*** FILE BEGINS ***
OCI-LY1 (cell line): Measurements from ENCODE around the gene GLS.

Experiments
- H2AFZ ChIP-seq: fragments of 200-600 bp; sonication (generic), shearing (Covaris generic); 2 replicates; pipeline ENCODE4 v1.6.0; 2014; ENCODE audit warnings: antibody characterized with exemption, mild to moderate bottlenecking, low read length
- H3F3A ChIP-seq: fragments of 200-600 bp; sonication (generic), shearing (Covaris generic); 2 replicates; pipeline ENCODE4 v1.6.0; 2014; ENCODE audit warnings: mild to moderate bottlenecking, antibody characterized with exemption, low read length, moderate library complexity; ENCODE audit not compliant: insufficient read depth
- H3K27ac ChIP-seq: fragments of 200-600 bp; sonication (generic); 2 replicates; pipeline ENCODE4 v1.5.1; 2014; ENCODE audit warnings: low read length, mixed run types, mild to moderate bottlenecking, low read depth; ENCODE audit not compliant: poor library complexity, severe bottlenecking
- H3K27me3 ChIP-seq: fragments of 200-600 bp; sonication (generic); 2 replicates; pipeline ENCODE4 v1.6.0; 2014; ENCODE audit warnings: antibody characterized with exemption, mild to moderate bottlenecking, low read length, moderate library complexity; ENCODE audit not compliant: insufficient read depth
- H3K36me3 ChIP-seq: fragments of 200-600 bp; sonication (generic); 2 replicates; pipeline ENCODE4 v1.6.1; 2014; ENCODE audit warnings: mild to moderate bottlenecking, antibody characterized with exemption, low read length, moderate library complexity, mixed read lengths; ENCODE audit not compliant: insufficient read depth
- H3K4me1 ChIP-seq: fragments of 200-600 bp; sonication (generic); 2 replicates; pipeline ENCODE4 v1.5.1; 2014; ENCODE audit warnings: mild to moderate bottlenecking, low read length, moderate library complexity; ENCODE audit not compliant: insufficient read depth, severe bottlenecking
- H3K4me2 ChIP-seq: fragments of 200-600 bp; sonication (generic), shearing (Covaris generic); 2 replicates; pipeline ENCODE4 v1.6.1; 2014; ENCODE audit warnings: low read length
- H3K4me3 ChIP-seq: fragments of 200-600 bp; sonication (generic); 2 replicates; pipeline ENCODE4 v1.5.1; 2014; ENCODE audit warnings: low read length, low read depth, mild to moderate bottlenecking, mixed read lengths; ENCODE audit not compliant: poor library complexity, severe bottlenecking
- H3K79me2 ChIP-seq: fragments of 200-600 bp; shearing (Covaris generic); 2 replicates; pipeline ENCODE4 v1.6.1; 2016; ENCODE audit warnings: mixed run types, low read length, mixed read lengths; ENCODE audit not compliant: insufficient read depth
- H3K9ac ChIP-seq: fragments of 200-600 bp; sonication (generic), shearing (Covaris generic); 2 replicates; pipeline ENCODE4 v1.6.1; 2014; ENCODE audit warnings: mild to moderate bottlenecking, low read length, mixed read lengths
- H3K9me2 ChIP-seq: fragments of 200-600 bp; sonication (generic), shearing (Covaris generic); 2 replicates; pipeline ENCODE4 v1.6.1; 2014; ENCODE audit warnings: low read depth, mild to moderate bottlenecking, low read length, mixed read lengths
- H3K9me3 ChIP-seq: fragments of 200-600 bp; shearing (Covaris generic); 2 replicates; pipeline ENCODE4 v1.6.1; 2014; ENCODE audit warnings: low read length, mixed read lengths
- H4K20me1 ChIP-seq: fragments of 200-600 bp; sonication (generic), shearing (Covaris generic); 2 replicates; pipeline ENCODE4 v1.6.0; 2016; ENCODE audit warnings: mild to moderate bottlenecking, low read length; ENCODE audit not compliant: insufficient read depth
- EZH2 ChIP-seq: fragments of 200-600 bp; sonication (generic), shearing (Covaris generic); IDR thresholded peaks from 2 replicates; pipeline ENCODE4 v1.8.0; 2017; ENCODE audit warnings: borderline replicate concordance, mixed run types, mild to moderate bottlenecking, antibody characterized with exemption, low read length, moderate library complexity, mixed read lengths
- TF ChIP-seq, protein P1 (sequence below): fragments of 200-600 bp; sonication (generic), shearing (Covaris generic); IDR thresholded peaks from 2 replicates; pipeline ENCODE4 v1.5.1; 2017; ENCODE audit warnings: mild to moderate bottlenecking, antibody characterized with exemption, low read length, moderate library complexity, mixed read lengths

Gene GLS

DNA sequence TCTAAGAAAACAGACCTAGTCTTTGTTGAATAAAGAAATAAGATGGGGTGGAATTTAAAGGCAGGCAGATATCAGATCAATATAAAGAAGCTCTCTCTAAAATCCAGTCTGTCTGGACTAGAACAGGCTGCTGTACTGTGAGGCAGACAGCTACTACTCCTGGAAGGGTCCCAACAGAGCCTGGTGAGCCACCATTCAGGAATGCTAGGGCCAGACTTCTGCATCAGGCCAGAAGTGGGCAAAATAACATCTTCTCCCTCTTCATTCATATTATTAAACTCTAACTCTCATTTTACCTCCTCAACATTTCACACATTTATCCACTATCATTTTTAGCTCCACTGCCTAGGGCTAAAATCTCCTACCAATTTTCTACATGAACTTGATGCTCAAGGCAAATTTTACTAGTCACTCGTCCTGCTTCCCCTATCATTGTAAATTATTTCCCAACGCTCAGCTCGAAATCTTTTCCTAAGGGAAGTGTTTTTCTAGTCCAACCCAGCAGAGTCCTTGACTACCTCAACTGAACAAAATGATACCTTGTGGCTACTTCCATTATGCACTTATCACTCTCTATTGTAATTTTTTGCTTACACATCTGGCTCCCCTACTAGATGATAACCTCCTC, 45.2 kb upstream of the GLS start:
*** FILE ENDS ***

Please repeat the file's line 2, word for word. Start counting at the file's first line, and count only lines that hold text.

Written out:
Experiments